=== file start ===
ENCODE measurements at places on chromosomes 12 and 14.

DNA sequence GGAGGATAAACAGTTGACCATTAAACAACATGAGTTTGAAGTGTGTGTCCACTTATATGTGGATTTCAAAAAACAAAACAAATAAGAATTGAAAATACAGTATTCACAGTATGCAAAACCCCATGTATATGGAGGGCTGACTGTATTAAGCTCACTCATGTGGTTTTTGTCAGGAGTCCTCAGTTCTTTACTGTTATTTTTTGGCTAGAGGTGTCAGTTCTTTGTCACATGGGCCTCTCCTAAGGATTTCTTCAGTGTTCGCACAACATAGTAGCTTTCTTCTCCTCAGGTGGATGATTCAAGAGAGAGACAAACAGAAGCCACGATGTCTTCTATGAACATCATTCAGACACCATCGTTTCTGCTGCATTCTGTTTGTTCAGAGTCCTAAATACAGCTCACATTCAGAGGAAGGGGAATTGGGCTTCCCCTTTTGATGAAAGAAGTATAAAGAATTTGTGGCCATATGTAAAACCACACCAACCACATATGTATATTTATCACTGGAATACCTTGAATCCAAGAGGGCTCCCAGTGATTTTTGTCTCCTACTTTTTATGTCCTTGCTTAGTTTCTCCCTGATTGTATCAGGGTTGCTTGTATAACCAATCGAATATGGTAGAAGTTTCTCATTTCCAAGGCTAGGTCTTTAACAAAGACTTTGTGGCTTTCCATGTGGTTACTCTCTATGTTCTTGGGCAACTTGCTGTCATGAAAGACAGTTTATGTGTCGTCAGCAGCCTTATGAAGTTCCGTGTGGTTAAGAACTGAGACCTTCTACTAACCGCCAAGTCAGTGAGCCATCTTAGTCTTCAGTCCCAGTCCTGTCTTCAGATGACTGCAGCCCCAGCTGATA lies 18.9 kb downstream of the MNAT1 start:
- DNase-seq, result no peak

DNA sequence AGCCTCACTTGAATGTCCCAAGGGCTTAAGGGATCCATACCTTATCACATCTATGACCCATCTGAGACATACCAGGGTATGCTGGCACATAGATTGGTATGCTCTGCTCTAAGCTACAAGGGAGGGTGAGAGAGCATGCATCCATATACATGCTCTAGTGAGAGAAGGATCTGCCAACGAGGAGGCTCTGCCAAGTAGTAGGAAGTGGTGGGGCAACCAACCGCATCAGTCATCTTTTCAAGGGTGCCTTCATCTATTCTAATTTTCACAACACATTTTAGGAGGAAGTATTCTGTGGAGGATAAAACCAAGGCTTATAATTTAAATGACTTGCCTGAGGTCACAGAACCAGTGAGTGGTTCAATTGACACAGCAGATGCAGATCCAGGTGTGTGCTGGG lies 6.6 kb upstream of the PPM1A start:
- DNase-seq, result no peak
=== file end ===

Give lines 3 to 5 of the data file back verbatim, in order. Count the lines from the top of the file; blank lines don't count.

- DNase-seq, result no peak

DNA sequence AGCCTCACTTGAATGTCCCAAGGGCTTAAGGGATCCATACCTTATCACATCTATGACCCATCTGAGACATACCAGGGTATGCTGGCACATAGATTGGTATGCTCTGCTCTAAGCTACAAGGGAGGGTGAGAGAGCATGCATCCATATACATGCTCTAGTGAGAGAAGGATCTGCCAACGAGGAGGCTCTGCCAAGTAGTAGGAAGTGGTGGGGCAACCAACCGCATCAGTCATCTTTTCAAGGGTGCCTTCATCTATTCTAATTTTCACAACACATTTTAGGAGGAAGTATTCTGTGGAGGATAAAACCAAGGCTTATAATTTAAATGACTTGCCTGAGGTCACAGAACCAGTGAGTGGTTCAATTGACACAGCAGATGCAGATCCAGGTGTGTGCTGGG lies 6.6 kb upstream of the PPM1A start:
- DNase-seq, result no peak